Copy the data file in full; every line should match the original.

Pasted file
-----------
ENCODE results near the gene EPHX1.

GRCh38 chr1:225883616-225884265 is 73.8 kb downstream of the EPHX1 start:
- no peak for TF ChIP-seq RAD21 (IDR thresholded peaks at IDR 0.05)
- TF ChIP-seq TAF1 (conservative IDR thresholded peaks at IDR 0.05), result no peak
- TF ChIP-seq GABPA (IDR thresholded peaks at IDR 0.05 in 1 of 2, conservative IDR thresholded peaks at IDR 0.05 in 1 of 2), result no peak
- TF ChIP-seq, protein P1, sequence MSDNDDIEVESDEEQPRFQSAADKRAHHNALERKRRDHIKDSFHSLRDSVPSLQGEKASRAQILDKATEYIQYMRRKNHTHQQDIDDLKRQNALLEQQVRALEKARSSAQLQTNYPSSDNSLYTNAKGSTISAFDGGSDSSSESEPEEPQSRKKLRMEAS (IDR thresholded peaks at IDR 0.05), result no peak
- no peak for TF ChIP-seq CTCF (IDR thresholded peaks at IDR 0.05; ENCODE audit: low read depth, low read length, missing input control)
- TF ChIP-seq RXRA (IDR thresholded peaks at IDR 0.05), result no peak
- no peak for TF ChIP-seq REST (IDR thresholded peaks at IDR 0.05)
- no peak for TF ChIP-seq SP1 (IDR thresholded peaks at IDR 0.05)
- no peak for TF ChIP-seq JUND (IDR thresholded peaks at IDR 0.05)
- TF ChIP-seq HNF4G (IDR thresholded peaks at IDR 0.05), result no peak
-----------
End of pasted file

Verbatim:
ENCODE results near the gene EPHX1.

GRCh38 chr1:225883616-225884265 is 73.8 kb downstream of the EPHX1 start:
- no peak for TF ChIP-seq RAD21 (IDR thresholded peaks at IDR 0.05)
- TF ChIP-seq TAF1 (conservative IDR thresholded peaks at IDR 0.05), result no peak
- TF ChIP-seq GABPA (IDR thresholded peaks at IDR 0.05 in 1 of 2, conservative IDR thresholded peaks at IDR 0.05 in 1 of 2), result no peak
- TF ChIP-seq, protein P1, sequence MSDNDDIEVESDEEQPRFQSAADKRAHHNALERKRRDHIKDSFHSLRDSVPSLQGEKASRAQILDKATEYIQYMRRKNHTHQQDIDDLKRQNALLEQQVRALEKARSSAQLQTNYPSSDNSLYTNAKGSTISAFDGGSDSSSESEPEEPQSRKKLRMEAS (IDR thresholded peaks at IDR 0.05), result no peak
- no peak for TF ChIP-seq CTCF (IDR thresholded peaks at IDR 0.05; ENCODE audit: low read depth, low read length, missing input control)
- TF ChIP-seq RXRA (IDR thresholded peaks at IDR 0.05), result no peak
- no peak for TF ChIP-seq REST (IDR thresholded peaks at IDR 0.05)
- no peak for TF ChIP-seq SP1 (IDR thresholded peaks at IDR 0.05)
- no peak for TF ChIP-seq JUND (IDR thresholded peaks at IDR 0.05)
- TF ChIP-seq HNF4G (IDR thresholded peaks at IDR 0.05), result no peak